Theory Seminar

Friday, April 26, 2019 - 11:00am to 12:00pm


ASA Conference Room 6115 Gates Hillman Centers


SANJEEV KHANNA, Henry Salvatori Professor of Computer and Information Science

Sublinear Algorithms for Graph Coloring

In this talk, we will examine a classical graph coloring problem through the lens of sublinear algorithms—these are algorithms that use computational resources that are substantially smaller than the size of the input on which they operate. It is well-known that any graph with maximum degree Delta admits a proper vertex coloring with (Delta + 1) colors that can be found via a simple sequential greedy algorithm in linear time and space. But can one find such a coloring via a sublinear algorithm? In this talk, we will present results that answer this question in the affirmative for several well-studied models of sublinear computation including graph streaming, sublinear time, and massively parallel computation (MPC). We obtain these results by proving a palette sparsification theorem which says that if every vertex independently samples O(log n) colors, then almost certainly a (Delta + 1) coloring can be found using only the sampled colors. We will show that this palette sparsification theorem naturally leads to essentially optimal sublinear algorithms in each of the above-mentioned models of computation.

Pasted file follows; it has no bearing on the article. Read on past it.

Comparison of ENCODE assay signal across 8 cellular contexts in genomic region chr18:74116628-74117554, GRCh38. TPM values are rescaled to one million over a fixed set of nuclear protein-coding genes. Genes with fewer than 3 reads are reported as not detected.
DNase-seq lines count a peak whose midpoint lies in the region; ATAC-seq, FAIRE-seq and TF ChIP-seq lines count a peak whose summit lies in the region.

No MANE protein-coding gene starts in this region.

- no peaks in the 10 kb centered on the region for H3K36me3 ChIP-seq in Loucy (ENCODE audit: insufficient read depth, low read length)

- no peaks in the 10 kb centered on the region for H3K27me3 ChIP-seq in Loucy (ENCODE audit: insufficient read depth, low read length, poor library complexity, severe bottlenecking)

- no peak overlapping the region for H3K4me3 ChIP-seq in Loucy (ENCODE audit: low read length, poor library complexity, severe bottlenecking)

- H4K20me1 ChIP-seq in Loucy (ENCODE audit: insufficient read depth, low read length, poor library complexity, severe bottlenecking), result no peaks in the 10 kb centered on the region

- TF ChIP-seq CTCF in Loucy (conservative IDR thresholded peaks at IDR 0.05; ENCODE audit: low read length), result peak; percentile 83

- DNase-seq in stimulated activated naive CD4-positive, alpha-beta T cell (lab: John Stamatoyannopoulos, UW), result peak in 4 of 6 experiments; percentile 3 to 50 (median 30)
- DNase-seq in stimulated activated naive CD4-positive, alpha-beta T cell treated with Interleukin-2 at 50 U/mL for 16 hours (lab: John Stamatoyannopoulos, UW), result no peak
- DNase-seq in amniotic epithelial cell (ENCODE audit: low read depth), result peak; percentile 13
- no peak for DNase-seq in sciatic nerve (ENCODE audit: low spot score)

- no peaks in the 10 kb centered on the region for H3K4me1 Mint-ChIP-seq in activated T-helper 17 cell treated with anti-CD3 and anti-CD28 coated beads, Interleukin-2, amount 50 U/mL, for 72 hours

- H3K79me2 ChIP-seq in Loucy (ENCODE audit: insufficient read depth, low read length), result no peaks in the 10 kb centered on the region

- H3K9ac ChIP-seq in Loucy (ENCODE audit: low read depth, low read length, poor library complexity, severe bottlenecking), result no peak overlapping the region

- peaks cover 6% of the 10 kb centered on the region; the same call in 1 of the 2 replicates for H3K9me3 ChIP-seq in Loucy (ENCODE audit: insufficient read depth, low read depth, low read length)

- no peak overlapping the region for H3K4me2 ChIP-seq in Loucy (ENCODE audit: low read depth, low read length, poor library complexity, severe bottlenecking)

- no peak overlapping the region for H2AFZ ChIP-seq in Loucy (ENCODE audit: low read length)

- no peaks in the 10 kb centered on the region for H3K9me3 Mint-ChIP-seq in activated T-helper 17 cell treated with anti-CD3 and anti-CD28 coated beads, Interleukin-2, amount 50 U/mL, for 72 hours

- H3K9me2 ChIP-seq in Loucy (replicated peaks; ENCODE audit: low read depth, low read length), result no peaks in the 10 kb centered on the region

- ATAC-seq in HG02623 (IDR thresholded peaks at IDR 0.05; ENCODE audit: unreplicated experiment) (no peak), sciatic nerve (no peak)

This is based on joint work with Sepehr Assadi and Yu Chen.

Faculty Host: Anupam Gupta

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